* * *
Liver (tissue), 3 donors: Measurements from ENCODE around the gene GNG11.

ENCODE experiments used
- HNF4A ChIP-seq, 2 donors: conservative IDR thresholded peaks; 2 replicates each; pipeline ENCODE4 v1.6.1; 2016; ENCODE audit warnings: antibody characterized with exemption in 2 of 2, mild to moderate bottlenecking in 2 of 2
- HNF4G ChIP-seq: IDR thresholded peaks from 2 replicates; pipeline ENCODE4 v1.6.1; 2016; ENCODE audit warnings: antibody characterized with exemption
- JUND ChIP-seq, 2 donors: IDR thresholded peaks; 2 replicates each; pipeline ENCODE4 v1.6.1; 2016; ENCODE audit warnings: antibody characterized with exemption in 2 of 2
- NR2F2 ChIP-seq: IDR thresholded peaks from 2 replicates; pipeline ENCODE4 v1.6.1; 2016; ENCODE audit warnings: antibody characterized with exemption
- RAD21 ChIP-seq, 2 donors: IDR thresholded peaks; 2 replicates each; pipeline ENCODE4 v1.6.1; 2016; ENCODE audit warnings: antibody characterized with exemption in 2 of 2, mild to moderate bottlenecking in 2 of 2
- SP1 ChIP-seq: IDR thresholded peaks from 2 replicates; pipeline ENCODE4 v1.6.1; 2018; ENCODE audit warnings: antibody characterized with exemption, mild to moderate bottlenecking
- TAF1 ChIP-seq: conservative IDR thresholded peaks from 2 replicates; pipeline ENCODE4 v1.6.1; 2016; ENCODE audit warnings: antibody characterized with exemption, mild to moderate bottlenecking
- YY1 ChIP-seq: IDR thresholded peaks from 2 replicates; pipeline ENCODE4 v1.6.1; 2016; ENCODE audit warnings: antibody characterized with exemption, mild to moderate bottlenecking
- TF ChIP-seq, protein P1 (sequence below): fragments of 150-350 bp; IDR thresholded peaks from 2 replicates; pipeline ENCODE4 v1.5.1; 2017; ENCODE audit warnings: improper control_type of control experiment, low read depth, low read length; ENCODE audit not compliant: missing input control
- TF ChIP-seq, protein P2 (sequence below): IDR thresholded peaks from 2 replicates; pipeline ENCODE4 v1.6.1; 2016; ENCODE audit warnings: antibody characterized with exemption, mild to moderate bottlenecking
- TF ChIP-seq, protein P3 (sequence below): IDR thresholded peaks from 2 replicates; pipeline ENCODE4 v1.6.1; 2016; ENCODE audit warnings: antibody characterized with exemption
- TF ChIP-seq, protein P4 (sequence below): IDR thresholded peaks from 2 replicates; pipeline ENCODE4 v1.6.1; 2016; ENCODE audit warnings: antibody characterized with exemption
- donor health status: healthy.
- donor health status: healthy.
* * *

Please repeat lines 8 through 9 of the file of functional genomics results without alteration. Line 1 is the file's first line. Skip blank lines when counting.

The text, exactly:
- SP1 ChIP-seq: IDR thresholded peaks from 2 replicates; pipeline ENCODE4 v1.6.1; 2018; ENCODE audit warnings: antibody characterized with exemption, mild to moderate bottlenecking
- TAF1 ChIP-seq: conservative IDR thresholded peaks from 2 replicates; pipeline ENCODE4 v1.6.1; 2016; ENCODE audit warnings: antibody characterized with exemption, mild to moderate bottlenecking